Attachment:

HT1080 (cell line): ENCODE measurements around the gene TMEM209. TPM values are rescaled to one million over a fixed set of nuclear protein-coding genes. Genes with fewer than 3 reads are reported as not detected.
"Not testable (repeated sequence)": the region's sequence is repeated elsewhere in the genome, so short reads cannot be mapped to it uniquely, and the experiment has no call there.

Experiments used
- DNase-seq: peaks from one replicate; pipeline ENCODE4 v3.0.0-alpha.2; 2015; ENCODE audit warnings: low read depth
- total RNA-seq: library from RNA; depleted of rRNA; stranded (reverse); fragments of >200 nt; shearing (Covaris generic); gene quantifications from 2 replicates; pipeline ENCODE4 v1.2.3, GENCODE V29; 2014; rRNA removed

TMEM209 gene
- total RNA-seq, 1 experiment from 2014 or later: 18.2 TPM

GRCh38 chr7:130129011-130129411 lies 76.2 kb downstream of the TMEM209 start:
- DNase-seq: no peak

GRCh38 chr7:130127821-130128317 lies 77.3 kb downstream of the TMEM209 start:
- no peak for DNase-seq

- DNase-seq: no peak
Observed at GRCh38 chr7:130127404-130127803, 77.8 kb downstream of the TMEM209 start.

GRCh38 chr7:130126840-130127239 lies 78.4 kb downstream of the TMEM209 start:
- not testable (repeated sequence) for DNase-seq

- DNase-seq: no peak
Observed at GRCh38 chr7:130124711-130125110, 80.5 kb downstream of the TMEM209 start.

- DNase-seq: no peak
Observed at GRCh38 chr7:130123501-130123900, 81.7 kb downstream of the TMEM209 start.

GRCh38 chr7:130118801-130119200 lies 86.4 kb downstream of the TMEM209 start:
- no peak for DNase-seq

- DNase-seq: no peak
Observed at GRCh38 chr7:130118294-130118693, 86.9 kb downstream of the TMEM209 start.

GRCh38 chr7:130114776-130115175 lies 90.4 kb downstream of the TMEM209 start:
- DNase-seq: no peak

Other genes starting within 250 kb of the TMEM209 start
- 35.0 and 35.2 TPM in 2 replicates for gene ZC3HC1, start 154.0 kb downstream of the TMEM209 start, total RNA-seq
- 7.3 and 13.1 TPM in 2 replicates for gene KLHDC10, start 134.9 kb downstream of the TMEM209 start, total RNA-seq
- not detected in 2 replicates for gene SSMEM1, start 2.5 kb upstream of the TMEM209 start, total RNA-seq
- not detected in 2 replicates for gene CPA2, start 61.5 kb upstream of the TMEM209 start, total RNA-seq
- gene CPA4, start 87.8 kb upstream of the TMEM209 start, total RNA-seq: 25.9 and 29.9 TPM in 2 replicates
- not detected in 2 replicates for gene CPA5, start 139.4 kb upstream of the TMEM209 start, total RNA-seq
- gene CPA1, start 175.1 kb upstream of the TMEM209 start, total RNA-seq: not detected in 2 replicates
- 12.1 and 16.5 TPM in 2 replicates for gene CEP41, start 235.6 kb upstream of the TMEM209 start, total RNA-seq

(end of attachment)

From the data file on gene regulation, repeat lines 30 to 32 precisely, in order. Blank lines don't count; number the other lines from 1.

- not detected in 2 replicates for gene CPA2, start 61.5 kb upstream of the TMEM209 start, total RNA-seq
- gene CPA4, start 87.8 kb upstream of the TMEM209 start, total RNA-seq: 25.9 and 29.9 TPM in 2 replicates
- not detected in 2 replicates for gene CPA5, start 139.4 kb upstream of the TMEM209 start, total RNA-seq